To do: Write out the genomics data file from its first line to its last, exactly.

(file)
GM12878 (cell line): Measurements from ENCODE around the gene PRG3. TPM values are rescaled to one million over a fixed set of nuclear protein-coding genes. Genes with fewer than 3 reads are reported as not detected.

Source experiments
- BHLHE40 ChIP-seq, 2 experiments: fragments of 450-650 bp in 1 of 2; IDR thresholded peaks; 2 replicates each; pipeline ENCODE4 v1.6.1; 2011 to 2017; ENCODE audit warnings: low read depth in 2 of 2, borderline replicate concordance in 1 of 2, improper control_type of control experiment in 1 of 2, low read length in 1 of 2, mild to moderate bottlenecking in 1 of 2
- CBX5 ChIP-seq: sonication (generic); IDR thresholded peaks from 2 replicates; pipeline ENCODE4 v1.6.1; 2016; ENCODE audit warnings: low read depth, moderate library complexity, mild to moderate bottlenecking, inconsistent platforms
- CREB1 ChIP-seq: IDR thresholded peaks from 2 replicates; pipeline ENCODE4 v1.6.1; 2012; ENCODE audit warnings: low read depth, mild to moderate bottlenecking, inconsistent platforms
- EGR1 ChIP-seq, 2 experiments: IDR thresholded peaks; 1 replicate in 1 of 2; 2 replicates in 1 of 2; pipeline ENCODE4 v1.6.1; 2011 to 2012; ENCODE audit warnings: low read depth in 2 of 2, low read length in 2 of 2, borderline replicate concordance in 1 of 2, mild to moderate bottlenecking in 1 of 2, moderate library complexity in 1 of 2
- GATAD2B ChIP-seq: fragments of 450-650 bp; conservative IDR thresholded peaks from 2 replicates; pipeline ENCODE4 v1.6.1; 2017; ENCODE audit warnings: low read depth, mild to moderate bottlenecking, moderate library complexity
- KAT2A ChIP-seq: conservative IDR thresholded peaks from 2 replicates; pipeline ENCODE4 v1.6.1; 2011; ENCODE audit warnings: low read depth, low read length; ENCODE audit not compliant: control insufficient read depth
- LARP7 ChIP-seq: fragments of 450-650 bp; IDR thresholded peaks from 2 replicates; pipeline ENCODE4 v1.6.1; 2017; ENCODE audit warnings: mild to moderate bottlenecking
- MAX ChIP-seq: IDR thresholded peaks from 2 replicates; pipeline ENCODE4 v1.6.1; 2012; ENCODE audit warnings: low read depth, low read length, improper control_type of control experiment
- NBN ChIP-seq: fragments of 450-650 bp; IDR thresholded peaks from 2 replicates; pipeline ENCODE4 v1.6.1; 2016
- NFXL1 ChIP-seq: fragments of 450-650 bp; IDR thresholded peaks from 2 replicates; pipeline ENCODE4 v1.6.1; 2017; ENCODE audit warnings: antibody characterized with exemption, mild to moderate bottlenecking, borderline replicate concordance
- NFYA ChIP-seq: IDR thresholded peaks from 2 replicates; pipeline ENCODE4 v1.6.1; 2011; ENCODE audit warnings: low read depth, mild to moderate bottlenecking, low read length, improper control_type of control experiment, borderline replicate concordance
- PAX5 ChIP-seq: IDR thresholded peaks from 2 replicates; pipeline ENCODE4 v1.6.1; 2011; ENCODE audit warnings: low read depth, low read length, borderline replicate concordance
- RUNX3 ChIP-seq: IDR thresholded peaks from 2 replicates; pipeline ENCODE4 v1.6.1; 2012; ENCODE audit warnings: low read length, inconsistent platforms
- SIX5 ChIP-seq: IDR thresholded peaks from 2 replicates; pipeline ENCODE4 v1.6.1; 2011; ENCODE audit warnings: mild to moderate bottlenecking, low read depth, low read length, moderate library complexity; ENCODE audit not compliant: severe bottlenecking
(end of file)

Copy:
GM12878 (cell line): Measurements from ENCODE around the gene PRG3. TPM values are rescaled to one million over a fixed set of nuclear protein-coding genes. Genes with fewer than 3 reads are reported as not detected.

Source experiments
- BHLHE40 ChIP-seq, 2 experiments: fragments of 450-650 bp in 1 of 2; IDR thresholded peaks; 2 replicates each; pipeline ENCODE4 v1.6.1; 2011 to 2017; ENCODE audit warnings: low read depth in 2 of 2, borderline replicate concordance in 1 of 2, improper control_type of control experiment in 1 of 2, low read length in 1 of 2, mild to moderate bottlenecking in 1 of 2
- CBX5 ChIP-seq: sonication (generic); IDR thresholded peaks from 2 replicates; pipeline ENCODE4 v1.6.1; 2016; ENCODE audit warnings: low read depth, moderate library complexity, mild to moderate bottlenecking, inconsistent platforms
- CREB1 ChIP-seq: IDR thresholded peaks from 2 replicates; pipeline ENCODE4 v1.6.1; 2012; ENCODE audit warnings: low read depth, mild to moderate bottlenecking, inconsistent platforms
- EGR1 ChIP-seq, 2 experiments: IDR thresholded peaks; 1 replicate in 1 of 2; 2 replicates in 1 of 2; pipeline ENCODE4 v1.6.1; 2011 to 2012; ENCODE audit warnings: low read depth in 2 of 2, low read length in 2 of 2, borderline replicate concordance in 1 of 2, mild to moderate bottlenecking in 1 of 2, moderate library complexity in 1 of 2
- GATAD2B ChIP-seq: fragments of 450-650 bp; conservative IDR thresholded peaks from 2 replicates; pipeline ENCODE4 v1.6.1; 2017; ENCODE audit warnings: low read depth, mild to moderate bottlenecking, moderate library complexity
- KAT2A ChIP-seq: conservative IDR thresholded peaks from 2 replicates; pipeline ENCODE4 v1.6.1; 2011; ENCODE audit warnings: low read depth, low read length; ENCODE audit not compliant: control insufficient read depth
- LARP7 ChIP-seq: fragments of 450-650 bp; IDR thresholded peaks from 2 replicates; pipeline ENCODE4 v1.6.1; 2017; ENCODE audit warnings: mild to moderate bottlenecking
- MAX ChIP-seq: IDR thresholded peaks from 2 replicates; pipeline ENCODE4 v1.6.1; 2012; ENCODE audit warnings: low read depth, low read length, improper control_type of control experiment
- NBN ChIP-seq: fragments of 450-650 bp; IDR thresholded peaks from 2 replicates; pipeline ENCODE4 v1.6.1; 2016
- NFXL1 ChIP-seq: fragments of 450-650 bp; IDR thresholded peaks from 2 replicates; pipeline ENCODE4 v1.6.1; 2017; ENCODE audit warnings: antibody characterized with exemption, mild to moderate bottlenecking, borderline replicate concordance
- NFYA ChIP-seq: IDR thresholded peaks from 2 replicates; pipeline ENCODE4 v1.6.1; 2011; ENCODE audit warnings: low read depth, mild to moderate bottlenecking, low read length, improper control_type of control experiment, borderline replicate concordance
- PAX5 ChIP-seq: IDR thresholded peaks from 2 replicates; pipeline ENCODE4 v1.6.1; 2011; ENCODE audit warnings: low read depth, low read length, borderline replicate concordance
- RUNX3 ChIP-seq: IDR thresholded peaks from 2 replicates; pipeline ENCODE4 v1.6.1; 2012; ENCODE audit warnings: low read length, inconsistent platforms
- SIX5 ChIP-seq: IDR thresholded peaks from 2 replicates; pipeline ENCODE4 v1.6.1; 2011; ENCODE audit warnings: mild to moderate bottlenecking, low read depth, low read length, moderate library complexity; ENCODE audit not compliant: severe bottlenecking